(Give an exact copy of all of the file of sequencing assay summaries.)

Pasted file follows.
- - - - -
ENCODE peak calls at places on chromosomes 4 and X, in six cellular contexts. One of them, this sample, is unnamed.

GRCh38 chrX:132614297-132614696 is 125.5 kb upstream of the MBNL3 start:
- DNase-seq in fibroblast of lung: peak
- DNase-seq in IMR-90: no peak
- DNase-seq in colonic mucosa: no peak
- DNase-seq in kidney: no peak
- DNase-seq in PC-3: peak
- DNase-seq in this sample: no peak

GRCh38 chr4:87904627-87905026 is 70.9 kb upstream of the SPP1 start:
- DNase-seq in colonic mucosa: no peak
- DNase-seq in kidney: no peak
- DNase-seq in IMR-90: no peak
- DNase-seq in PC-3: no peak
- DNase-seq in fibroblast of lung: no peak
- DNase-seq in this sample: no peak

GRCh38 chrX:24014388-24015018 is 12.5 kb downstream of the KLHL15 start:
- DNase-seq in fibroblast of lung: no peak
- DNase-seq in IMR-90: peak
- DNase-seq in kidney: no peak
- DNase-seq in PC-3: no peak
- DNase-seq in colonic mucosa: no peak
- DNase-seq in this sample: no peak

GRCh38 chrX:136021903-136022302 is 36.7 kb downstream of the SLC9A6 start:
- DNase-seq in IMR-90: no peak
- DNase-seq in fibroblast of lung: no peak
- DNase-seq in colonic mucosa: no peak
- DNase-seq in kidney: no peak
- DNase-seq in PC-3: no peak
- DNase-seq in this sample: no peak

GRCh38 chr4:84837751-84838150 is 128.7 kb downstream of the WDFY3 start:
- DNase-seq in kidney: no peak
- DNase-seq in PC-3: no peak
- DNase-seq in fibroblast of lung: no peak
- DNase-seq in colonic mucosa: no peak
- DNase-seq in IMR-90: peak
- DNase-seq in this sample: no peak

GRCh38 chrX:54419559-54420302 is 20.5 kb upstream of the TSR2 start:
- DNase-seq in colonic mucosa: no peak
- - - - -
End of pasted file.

ENCODE peak calls at places on chromosomes 4 and X, in six cellular contexts. One of them, this sample, is unnamed.

GRCh38 chrX:132614297-132614696 is 125.5 kb upstream of the MBNL3 start:
- DNase-seq in fibroblast of lung: peak
- DNase-seq in IMR-90: no peak
- DNase-seq in colonic mucosa: no peak
- DNase-seq in kidney: no peak
- DNase-seq in PC-3: peak
- DNase-seq in this sample: no peak

GRCh38 chr4:87904627-87905026 is 70.9 kb upstream of the SPP1 start:
- DNase-seq in colonic mucosa: no peak
- DNase-seq in kidney: no peak
- DNase-seq in IMR-90: no peak
- DNase-seq in PC-3: no peak
- DNase-seq in fibroblast of lung: no peak
- DNase-seq in this sample: no peak

GRCh38 chrX:24014388-24015018 is 12.5 kb downstream of the KLHL15 start:
- DNase-seq in fibroblast of lung: no peak
- DNase-seq in IMR-90: peak
- DNase-seq in kidney: no peak
- DNase-seq in PC-3: no peak
- DNase-seq in colonic mucosa: no peak
- DNase-seq in this sample: no peak

GRCh38 chrX:136021903-136022302 is 36.7 kb downstream of the SLC9A6 start:
- DNase-seq in IMR-90: no peak
- DNase-seq in fibroblast of lung: no peak
- DNase-seq in colonic mucosa: no peak
- DNase-seq in kidney: no peak
- DNase-seq in PC-3: no peak
- DNase-seq in this sample: no peak

GRCh38 chr4:84837751-84838150 is 128.7 kb downstream of the WDFY3 start:
- DNase-seq in kidney: no peak
- DNase-seq in PC-3: no peak
- DNase-seq in fibroblast of lung: no peak
- DNase-seq in colonic mucosa: no peak
- DNase-seq in IMR-90: peak
- DNase-seq in this sample: no peak

GRCh38 chrX:54419559-54420302 is 20.5 kb upstream of the TSR2 start:
- DNase-seq in colonic mucosa: no peak